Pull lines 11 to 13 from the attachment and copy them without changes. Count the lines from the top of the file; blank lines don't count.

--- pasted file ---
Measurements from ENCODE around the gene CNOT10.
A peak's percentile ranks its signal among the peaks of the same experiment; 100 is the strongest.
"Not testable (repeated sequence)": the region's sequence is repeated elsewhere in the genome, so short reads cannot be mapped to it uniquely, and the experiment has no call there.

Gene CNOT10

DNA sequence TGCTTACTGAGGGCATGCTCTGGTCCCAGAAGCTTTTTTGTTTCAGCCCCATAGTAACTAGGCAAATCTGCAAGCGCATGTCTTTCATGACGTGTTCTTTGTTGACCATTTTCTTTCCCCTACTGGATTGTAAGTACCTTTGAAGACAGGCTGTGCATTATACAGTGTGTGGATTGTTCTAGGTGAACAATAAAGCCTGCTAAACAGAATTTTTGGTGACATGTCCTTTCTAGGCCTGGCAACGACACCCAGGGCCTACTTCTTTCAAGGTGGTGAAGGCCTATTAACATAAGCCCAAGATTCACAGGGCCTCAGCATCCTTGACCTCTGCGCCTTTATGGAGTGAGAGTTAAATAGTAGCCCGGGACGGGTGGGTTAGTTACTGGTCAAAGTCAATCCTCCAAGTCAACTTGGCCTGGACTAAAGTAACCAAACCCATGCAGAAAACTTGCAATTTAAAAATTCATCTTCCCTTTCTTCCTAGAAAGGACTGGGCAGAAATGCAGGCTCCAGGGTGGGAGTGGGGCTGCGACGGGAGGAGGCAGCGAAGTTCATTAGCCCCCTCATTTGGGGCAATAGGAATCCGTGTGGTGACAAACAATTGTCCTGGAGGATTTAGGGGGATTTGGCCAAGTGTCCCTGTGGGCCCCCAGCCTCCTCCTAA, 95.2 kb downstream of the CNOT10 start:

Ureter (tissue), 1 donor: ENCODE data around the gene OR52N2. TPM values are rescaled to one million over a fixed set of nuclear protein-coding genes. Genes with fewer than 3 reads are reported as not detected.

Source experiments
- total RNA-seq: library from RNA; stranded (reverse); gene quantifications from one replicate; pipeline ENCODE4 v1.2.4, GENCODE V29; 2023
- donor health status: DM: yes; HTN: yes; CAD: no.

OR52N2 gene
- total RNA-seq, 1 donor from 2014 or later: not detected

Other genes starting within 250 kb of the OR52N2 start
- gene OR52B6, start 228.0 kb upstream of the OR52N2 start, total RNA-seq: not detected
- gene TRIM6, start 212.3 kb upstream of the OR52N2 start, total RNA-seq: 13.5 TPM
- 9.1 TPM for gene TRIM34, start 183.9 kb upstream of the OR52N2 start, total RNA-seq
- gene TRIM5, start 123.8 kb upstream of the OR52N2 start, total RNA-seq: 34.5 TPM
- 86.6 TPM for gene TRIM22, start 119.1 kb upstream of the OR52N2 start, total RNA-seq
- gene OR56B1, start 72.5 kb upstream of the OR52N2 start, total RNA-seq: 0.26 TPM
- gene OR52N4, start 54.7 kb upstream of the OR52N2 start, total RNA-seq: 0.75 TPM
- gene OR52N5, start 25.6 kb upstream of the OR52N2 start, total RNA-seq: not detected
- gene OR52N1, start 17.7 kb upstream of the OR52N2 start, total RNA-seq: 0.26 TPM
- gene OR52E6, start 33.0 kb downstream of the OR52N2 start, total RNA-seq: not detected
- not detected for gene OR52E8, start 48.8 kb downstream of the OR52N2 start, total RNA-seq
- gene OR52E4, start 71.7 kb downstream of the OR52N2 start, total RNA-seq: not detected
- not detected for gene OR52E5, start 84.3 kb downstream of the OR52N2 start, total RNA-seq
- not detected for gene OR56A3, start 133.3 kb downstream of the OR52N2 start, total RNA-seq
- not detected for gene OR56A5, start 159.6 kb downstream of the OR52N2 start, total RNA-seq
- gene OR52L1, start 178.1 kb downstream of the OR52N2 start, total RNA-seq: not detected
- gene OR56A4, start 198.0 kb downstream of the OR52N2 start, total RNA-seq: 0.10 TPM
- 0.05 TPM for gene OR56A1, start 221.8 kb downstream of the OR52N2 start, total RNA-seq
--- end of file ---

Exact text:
- total RNA-seq, 1 donor from 2014 or later: not detected

Other genes starting within 250 kb of the OR52N2 start
- gene OR52B6, start 228.0 kb upstream of the OR52N2 start, total RNA-seq: not detected